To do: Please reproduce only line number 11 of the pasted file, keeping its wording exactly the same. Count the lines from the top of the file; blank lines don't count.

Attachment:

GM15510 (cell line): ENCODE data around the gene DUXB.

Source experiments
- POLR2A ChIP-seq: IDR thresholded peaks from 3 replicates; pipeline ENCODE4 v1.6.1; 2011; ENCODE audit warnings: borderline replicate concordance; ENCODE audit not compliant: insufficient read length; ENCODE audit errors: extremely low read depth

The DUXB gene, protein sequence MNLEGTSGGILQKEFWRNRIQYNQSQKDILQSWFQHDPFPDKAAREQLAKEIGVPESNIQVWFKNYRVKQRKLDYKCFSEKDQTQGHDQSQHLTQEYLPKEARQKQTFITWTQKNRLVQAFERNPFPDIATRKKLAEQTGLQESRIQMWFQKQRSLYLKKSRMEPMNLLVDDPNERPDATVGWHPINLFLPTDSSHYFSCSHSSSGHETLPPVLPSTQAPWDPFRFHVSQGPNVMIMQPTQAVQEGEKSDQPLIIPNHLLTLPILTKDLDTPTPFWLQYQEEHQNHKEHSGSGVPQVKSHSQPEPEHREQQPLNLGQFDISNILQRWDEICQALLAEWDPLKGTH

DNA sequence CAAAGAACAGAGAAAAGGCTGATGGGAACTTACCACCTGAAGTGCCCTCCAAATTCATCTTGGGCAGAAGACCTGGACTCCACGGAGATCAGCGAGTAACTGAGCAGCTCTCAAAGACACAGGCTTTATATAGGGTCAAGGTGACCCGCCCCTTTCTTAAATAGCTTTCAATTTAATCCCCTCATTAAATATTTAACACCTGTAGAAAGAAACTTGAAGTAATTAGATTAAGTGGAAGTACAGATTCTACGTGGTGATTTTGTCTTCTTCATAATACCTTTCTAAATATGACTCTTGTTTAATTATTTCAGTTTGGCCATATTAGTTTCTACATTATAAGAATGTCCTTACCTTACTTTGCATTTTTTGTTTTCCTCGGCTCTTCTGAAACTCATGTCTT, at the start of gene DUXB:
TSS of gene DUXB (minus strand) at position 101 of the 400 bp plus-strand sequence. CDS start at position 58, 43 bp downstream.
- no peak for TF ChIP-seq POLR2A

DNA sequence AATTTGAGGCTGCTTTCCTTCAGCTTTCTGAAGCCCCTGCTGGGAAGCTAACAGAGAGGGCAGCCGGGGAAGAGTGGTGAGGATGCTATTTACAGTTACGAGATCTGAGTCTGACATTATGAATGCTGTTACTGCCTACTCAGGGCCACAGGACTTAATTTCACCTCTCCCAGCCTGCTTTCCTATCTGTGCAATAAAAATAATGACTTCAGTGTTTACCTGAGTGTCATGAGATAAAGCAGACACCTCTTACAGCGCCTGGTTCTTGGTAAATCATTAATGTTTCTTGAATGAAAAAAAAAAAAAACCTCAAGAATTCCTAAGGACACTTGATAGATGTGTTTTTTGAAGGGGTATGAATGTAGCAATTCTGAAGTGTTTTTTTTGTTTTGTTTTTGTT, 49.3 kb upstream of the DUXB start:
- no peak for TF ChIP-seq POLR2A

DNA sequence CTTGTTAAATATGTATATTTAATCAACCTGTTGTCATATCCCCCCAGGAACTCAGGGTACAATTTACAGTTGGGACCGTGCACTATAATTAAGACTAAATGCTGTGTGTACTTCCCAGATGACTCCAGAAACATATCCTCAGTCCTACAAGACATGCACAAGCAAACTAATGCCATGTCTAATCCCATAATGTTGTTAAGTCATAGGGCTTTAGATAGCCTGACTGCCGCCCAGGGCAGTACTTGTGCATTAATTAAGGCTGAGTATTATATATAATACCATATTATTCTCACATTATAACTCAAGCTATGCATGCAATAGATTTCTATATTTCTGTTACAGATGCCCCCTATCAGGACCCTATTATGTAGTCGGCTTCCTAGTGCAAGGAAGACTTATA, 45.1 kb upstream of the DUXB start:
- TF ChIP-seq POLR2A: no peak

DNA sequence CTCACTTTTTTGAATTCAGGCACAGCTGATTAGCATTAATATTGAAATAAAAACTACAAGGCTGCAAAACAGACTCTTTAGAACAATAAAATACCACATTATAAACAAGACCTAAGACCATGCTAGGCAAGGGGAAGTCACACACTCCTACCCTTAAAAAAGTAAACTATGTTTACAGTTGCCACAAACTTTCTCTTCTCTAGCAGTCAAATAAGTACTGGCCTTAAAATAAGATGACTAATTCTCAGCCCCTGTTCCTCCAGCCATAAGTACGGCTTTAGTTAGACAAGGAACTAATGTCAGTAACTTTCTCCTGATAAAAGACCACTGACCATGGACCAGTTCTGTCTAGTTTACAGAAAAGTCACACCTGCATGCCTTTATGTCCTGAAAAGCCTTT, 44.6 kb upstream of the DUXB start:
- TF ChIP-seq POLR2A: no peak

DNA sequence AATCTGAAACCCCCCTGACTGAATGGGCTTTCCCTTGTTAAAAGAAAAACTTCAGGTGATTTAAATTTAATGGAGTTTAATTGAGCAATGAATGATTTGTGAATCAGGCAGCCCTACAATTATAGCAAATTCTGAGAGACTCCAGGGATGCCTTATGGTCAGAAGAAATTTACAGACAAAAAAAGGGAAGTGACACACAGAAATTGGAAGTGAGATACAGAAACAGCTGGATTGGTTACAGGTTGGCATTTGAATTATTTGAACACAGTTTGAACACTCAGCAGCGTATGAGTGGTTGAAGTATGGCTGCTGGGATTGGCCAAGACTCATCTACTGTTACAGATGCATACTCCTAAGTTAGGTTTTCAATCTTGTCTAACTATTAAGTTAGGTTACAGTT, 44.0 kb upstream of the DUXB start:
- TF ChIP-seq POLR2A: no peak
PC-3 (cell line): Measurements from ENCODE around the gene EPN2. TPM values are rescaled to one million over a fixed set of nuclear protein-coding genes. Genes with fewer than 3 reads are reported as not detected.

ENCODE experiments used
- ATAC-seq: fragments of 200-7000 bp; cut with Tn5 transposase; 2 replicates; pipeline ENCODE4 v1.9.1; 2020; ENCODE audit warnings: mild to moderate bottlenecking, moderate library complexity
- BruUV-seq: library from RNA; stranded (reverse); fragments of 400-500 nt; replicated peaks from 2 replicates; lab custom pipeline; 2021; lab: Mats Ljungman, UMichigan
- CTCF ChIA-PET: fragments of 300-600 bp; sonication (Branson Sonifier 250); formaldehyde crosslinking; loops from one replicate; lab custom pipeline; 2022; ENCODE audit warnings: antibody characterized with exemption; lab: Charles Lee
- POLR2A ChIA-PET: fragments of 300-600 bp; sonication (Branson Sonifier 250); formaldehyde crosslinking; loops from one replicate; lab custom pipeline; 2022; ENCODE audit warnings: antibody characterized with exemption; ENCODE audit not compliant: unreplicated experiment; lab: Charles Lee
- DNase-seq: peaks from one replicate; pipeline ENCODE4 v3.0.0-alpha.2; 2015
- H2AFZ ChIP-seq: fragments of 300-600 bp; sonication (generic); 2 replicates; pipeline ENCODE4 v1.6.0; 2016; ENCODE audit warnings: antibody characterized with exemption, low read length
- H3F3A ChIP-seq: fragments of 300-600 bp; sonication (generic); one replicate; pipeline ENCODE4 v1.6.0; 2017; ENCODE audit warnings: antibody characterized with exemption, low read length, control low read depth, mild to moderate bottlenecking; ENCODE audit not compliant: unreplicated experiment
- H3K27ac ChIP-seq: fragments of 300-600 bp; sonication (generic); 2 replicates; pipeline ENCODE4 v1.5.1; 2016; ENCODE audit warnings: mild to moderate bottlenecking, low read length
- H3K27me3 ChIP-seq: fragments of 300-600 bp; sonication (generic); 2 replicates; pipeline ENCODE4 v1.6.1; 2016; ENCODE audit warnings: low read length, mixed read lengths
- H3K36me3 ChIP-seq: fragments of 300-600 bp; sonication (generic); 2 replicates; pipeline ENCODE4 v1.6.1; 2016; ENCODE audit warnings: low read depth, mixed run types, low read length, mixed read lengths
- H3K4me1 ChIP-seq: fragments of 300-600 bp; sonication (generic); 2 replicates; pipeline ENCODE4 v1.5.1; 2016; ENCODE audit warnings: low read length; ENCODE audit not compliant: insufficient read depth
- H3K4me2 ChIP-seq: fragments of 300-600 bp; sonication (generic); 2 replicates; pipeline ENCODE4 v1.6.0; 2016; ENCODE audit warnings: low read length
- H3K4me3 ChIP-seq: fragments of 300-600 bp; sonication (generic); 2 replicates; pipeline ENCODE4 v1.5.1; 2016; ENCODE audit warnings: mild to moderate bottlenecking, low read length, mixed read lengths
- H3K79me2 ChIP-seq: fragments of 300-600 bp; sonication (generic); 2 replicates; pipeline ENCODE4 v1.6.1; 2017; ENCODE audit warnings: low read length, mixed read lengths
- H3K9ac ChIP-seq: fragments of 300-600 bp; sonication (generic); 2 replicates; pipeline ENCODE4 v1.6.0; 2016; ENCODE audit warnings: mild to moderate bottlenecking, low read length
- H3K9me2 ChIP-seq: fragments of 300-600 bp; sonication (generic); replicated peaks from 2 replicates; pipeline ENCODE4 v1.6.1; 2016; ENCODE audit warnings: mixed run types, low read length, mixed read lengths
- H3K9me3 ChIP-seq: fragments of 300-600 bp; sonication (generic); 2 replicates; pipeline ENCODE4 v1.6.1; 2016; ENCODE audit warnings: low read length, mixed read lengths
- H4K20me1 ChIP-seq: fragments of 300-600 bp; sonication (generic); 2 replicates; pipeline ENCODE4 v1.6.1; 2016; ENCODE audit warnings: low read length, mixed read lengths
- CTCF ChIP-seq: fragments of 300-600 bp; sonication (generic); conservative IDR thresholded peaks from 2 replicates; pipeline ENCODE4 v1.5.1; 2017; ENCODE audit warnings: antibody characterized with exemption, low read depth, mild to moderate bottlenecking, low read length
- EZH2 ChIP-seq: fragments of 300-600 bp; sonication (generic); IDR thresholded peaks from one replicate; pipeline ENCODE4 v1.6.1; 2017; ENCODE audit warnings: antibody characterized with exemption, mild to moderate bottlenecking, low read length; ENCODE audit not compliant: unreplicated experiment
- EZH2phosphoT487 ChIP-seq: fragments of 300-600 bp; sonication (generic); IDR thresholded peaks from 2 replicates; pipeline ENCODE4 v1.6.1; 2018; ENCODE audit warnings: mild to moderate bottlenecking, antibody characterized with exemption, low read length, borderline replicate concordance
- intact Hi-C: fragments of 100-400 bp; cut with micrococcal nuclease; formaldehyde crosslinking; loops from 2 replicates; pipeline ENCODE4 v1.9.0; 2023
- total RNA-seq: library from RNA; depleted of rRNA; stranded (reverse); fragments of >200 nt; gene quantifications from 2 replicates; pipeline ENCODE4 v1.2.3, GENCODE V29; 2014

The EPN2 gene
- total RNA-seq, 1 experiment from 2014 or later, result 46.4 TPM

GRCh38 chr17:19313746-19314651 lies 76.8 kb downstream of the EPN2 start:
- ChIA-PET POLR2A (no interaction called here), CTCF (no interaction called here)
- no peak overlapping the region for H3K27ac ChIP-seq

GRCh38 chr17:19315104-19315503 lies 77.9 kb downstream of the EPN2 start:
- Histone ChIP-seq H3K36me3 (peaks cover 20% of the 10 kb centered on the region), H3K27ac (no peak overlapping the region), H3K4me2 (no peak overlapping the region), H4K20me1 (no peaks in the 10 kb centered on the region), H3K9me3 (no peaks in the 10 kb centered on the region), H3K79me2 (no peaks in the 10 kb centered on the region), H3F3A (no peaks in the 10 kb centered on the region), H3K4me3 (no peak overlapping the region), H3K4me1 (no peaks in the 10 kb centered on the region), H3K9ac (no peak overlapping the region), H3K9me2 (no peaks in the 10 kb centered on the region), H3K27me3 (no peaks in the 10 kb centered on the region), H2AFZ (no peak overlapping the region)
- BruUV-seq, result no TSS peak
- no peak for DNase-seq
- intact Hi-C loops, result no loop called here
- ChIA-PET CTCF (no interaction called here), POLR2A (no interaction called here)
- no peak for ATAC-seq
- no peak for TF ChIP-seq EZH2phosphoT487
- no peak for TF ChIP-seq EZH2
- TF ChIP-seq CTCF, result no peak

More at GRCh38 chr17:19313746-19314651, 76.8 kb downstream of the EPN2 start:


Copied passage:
- TF ChIP-seq POLR2A: no peak